Lara D. Leininger, Ph.D. has been a full-time Engineer at Lawrence Livermore National Laboratory (LLNL) for over 14 years with experience as a Computational Analyst, Principal Investigator, and Program Manager of the Joint DoD / DOE Munitions Technology Development Program.
Lara D. Leininger, Ph.D. has been a full-time Engineer at Lawrence Livermore National Laboratory (LLNL) for over 14 years with experience as a Computational Analyst, Principal Investigator, and Program Manager of the Joint DoD / DOE Munitions Technology Development Program. She has contributed to a variety of projects, in various roles and levels of responsibility, to solve technical problems that often have a great deal of uncertainty, and a high risk of failure.
Lara was also employed for over 2 years as a full-time Managing Engineer at Hinman Consulting Engineers in San Francisco. Hinman is a small consulting firm that specializes in Anti-Terrorism/Force Protection (AT/FP) and blast consulting for a range of projects. Lara’s responsibilities included military facility design and upgrade, high threat/high risk developments for international clients, and federally-owned facilities), managing technical innovation, and staff management. Lara earned her Ph.D. from the University of California, Davis, in Computational Engineering Mechanics, her M.S. from Stanford University in Thermosciences and Microdevices, and her B.S. from the University of California, Santa Barbara in Mechanical Engineering.
1) What inspired you to work in STEM?
My father is a petroleum engineer and I always knew that I would be an engineer too, so a career in STEM was given. As a young girl, I was always very curious - on a trip to the Los Angles Children’s Museum I saw a display on airfoil shapes for airplane wings and their characteristics for lift which defied the laws of gravity. I was hooked. I wanted to work in a field that engineers solutions and challenges the laws of physics (like gravity).
2) What excites you about your work?
At the NNSA National Labs we are at the forefront of technology and innovation. This develops a community of camaraderie and friendly completion. If you have a technical challenge, there is likely someone in the complex who is a Subject Matter Expert. This makes the work so exciting because our impact as a scientific community to solve problems can be tremendous.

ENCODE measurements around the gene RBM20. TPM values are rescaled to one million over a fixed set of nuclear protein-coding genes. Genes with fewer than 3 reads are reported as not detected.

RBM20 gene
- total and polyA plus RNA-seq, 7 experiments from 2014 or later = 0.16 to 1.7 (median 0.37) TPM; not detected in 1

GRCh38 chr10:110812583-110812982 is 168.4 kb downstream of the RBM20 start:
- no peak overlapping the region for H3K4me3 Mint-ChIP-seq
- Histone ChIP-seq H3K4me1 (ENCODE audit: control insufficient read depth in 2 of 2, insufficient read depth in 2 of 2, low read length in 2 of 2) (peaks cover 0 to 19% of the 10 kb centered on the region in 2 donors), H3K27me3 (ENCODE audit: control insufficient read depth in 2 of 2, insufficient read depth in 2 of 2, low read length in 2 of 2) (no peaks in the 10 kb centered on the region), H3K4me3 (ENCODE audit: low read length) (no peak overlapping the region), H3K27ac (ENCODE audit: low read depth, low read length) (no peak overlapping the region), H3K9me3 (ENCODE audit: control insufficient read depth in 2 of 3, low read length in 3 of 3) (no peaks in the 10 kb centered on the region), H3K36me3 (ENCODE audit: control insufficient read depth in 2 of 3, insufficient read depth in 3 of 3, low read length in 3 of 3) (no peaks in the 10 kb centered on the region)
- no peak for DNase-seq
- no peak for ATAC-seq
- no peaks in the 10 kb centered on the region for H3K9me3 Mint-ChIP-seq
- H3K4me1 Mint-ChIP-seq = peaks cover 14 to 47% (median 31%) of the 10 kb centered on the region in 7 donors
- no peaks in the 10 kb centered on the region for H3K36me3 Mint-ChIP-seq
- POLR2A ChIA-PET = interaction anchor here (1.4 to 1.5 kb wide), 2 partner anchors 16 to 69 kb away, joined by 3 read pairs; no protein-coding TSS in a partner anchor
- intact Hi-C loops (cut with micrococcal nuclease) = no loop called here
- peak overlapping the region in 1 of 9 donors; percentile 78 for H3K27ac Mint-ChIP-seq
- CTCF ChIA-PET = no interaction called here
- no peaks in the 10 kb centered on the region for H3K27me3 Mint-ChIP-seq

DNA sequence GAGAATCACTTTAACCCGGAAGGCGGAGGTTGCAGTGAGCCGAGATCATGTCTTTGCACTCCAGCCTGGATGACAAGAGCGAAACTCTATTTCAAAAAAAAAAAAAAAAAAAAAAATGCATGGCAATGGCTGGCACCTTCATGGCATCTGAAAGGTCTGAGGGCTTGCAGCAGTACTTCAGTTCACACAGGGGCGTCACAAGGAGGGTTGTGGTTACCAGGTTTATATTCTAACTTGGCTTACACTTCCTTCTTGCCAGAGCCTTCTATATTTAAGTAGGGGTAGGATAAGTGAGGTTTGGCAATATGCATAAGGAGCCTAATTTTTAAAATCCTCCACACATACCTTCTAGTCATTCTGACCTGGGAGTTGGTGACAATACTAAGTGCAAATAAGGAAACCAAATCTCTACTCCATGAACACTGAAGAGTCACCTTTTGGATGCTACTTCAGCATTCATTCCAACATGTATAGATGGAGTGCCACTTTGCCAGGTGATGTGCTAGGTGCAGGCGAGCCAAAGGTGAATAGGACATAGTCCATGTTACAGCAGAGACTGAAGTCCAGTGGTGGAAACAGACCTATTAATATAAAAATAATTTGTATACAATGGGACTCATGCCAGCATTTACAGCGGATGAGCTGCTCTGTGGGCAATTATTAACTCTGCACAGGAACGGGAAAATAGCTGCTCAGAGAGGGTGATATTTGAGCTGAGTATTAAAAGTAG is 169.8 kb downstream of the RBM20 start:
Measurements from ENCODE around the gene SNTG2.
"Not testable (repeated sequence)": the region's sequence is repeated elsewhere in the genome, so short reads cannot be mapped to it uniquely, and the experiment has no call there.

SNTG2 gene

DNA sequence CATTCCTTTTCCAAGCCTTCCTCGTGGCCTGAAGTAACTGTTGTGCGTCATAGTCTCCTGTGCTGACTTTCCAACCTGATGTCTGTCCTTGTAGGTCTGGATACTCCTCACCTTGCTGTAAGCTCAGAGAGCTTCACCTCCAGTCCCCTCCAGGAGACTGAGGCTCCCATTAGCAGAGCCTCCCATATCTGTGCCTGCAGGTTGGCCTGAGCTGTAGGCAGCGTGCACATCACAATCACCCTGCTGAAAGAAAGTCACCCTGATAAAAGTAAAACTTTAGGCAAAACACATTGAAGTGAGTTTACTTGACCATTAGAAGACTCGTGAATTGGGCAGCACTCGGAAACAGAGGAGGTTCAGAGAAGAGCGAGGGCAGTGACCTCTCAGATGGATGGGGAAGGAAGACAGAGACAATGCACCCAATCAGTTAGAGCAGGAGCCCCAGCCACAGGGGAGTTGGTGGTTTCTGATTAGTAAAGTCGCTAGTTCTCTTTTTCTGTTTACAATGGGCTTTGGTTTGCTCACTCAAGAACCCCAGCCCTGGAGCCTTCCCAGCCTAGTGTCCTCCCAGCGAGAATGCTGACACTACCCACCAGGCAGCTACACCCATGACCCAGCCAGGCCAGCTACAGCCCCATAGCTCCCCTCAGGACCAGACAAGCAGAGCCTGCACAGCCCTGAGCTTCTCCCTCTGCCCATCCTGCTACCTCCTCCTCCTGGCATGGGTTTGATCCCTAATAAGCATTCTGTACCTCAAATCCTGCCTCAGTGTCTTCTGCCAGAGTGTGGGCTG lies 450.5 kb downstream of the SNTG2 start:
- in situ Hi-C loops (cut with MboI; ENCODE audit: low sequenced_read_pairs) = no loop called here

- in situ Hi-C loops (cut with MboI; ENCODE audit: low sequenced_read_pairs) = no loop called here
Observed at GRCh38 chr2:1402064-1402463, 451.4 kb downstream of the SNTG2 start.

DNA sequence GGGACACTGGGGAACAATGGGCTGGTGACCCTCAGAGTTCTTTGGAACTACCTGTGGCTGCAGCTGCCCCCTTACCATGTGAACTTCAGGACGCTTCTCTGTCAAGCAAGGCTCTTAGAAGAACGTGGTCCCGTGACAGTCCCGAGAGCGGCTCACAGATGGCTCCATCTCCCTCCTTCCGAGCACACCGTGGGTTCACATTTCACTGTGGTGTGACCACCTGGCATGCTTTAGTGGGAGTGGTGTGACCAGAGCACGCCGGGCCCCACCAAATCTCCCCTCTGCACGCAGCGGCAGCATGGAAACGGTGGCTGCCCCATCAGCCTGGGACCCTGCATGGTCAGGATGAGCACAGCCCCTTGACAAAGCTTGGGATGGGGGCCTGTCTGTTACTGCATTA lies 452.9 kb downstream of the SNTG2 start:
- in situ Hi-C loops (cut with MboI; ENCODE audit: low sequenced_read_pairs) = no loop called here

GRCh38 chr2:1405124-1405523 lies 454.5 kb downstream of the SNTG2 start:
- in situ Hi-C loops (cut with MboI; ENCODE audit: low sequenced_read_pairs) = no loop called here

3) How can our country engage more women, girls and other underrepresented groups in STEM?
Women in STEM are a community. Many of us found ourselves in STEM fields because we had a father, mother, or mentor in the field. In the U.S., we are making strides to engage more women, girls, and underrepresented groups in STEM by encouraging opportunities for exposure, but we could always do more. As a STEM community, we owe it to each other to reach out, and I would recommend anyone interested in STEM to seek out a mentor.
4) Do you have tips you'd recommend for someone looking to enter your field of work?
Don’t try to go it alone. Some women and girls feel insecure about asking questions when they don’t understand, and that could leave them in a position to fall behind. Don’t ever underestimate yourself or your potential! Keep asking questions until you understand. Support others when they are asking questions. Support each other. Learn how to work as a team.
5) When you have free time, what are your hobbies?
In my free time I enjoy running and staying fit by participating in marathons and triathlons. I look forward to long runs with my dog and daughter in tow. My husband and I also enjoy making our own wine and sharing it with friends and family.